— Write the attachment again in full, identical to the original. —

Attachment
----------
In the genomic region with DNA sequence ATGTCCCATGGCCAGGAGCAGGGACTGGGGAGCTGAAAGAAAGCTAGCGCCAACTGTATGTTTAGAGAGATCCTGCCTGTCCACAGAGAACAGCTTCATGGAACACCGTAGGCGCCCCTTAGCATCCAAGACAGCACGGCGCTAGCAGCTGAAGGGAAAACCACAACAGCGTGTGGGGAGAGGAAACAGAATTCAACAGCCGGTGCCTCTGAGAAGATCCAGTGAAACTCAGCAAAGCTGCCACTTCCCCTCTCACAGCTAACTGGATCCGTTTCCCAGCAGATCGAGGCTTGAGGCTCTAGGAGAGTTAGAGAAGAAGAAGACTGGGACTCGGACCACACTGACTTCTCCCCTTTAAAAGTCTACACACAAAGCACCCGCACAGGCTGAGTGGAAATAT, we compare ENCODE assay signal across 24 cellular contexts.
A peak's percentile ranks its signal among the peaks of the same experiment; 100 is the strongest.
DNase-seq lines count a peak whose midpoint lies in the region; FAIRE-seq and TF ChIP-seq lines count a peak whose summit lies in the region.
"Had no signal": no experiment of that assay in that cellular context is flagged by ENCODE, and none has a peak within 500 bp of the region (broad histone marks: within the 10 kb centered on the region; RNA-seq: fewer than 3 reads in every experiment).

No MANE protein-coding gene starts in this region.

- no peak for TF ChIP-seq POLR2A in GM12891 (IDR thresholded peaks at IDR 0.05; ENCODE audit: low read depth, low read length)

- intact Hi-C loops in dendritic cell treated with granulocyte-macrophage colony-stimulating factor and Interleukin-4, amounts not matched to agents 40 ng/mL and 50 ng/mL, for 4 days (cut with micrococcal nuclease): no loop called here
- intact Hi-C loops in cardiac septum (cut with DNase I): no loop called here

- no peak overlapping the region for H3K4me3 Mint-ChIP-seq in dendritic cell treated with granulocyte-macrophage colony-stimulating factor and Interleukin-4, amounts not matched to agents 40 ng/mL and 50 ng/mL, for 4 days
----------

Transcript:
In the genomic region with DNA sequence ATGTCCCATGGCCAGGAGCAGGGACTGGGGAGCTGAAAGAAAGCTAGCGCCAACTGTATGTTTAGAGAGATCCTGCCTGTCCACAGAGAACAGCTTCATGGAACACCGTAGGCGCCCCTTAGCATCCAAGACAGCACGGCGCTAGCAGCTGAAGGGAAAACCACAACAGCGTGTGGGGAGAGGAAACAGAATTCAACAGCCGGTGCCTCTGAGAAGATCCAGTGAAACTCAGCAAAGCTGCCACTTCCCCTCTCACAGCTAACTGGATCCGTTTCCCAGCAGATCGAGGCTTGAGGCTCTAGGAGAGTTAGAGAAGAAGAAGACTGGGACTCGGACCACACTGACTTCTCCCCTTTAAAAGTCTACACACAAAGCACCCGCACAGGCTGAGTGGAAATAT, we compare ENCODE assay signal across 24 cellular contexts.
A peak's percentile ranks its signal among the peaks of the same experiment; 100 is the strongest.
DNase-seq lines count a peak whose midpoint lies in the region; FAIRE-seq and TF ChIP-seq lines count a peak whose summit lies in the region.
"Had no signal": no experiment of that assay in that cellular context is flagged by ENCODE, and none has a peak within 500 bp of the region (broad histone marks: within the 10 kb centered on the region; RNA-seq: fewer than 3 reads in every experiment).

No MANE protein-coding gene starts in this region.

- no peak for TF ChIP-seq POLR2A in GM12891 (IDR thresholded peaks at IDR 0.05; ENCODE audit: low read depth, low read length)

- intact Hi-C loops in dendritic cell treated with granulocyte-macrophage colony-stimulating factor and Interleukin-4, amounts not matched to agents 40 ng/mL and 50 ng/mL, for 4 days (cut with micrococcal nuclease): no loop called here
- intact Hi-C loops in cardiac septum (cut with DNase I): no loop called here

- no peak overlapping the region for H3K4me3 Mint-ChIP-seq in dendritic cell treated with granulocyte-macrophage colony-stimulating factor and Interleukin-4, amounts not matched to agents 40 ng/mL and 50 ng/mL, for 4 days